He put out his hand to stop her. All he grabbed was air. She had whipped by, leaving in her wake, the strong scent of vanilla and that closet smell that was particular to her. He had once spent an entire afternoon inside that closet, rather than going to the university to work on his thesis. She had found him there when she pulled aside her dresses to reach for her least worn blouse that warmed the back of the closet. Her face had folded into an ‘o’ of utter surprise but she had remained silent, gesturing only for him to exit the closet. They had never spoken of that incident and, now, when he had gathered all his courage to say a word to her, she had swept right by him. He was invisible to her, he felt. The pain of that acknowledgement cut into his forehead, releasing a tremendous headache that was helped along by the tears pooling in his eyes. Strangers looking on may have surmised that he was drunk as he weaved from side to side, annoyed at himself for failing to stop her, upset with her for leaving that beautiful smell in the air around his head. Clouds of vanilla seemed to congregate around his head, chiming at him, mocking words that he could not decipher. He knew that they were mocking words because now everybody was staring at him, and the words seemed to be written on all their faces. Mocking. He failed to realize the sight he presented. Tears streamed down his face, his eyes as red as a blood spurt, his mouth twisted in silent agony and his body starting to fold over into itself. He pulled at his hair, the woolly mass that he had failed to comb for the last 87 days since he had met her. He folded onto the ground, missing his chair by millimeters. All he knew was that she was gone and he had failed to stop her. His failure was like a tattoo branded onto his forehead. Someone peered over him and asked if he was okay. His voice failed to appear, and he closed his eyes so that he could stare into the redness of his lids and wish away the concerned voice that was repeatedly asking if he needed a doctor. As he lay there on the classroom floor, he began to imagine where she had disappeared to. He imagined that his invisibility to her was his own fault. Voiceless in front of her, but courageously jotting down his thoughts of her and letting himself into her private space when she was absent, he thought he had made an impression on her. But it appeared that he had not. He had reached out to stop her. To tell her that she should not venture out to coffee with that glib male specimen that had grabbed her elbow after the class meeting and steered her away from him. He had reached out to stop her. To make her see that he was alive and should be considered. The rhythmic thud of his heart pounding against his ribs seemed to worsen his headache. And it seemed that there were more voices around him now. His heart was beating faster than it ever had before, and suddenly, he was being lifted and placed gingerly on what seemed like a pedestal. Funny, he thought, I had placed her on a pedestal but she still did not see me. He lifted his hand to try and pry his eyes open but a strong grip held him down. His eyelids fluttered open weakly and he was looking into the bluest sky. And he was moving. His hands held down by a band of some sort, and the voices were fading away. His head lolled to the right side and his heart almost jumped out of his skin. He saw her looking at him, the glib male specimen behind her. He saw her looking at him, and he saw her eyes widen. As the blood rushed out of his head, and he faded into blackness, he smiled.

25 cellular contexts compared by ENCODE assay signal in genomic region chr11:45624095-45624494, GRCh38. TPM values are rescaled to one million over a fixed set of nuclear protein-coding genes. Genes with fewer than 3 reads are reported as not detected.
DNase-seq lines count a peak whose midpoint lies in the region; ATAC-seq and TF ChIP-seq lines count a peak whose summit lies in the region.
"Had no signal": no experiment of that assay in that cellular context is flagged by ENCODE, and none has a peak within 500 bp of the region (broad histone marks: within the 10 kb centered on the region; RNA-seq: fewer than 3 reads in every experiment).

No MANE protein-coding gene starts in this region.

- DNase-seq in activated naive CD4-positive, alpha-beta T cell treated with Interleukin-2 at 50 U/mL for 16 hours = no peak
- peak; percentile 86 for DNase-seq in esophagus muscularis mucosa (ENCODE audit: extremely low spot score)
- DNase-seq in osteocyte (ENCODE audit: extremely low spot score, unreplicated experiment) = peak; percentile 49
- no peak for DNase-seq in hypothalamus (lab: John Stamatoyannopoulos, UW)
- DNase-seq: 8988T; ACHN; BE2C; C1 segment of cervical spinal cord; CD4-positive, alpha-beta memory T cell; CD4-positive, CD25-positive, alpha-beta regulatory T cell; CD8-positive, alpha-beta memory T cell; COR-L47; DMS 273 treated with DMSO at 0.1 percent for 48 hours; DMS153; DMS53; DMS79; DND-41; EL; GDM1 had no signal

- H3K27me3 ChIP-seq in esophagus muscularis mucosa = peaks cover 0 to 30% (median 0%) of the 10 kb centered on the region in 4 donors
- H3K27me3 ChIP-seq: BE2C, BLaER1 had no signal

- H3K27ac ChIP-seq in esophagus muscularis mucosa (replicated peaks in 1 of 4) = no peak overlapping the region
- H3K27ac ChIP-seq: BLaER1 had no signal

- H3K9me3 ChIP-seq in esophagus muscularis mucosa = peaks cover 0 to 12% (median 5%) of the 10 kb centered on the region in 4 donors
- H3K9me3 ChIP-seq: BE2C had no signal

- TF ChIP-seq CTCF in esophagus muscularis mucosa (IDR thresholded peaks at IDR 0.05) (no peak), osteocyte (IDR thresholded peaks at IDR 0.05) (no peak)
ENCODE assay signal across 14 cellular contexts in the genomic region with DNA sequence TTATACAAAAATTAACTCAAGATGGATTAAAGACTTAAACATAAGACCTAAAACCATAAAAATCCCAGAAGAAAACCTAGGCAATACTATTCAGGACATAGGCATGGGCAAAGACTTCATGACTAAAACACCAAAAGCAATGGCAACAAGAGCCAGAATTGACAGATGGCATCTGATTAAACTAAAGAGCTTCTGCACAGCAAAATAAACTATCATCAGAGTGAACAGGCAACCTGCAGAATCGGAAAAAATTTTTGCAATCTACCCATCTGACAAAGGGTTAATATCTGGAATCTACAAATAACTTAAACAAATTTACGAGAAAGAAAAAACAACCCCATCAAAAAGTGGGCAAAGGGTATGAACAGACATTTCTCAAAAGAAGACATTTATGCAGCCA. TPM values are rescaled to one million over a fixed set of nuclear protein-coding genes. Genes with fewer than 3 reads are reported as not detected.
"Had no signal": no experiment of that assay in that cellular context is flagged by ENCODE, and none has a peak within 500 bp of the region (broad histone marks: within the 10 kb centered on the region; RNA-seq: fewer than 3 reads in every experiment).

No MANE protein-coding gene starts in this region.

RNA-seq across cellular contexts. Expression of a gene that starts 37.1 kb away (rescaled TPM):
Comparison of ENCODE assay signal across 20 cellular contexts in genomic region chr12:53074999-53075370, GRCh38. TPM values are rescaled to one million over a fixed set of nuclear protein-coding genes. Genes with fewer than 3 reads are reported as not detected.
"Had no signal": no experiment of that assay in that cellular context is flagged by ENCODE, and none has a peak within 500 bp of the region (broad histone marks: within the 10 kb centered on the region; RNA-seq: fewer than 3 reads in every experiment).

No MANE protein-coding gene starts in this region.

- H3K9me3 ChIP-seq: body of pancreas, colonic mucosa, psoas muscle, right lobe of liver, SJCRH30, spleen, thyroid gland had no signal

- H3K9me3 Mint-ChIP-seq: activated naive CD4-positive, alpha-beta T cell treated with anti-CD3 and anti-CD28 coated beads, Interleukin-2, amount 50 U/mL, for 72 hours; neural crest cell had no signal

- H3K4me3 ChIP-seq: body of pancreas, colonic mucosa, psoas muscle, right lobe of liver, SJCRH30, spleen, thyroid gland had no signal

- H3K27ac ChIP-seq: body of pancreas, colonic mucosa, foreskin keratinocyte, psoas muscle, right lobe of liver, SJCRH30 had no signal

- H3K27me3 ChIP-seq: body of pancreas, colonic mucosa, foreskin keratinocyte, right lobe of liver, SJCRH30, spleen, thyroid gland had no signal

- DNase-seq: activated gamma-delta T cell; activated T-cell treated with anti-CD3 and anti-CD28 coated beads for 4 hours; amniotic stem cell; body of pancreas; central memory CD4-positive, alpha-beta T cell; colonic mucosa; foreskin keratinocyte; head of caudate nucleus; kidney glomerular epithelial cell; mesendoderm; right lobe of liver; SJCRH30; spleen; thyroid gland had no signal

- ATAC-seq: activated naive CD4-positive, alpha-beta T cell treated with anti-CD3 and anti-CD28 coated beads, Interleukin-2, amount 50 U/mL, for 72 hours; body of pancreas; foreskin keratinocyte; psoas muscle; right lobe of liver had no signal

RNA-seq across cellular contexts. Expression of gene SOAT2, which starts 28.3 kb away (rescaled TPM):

The paramedics pushed him, on the stretcher, into the waiting university ambulance and one cheerfully announced to the crowd, ‘Nothing to see here folks…just an overworked graduate student…’

All he remembered was that she looked at him. And saw him.

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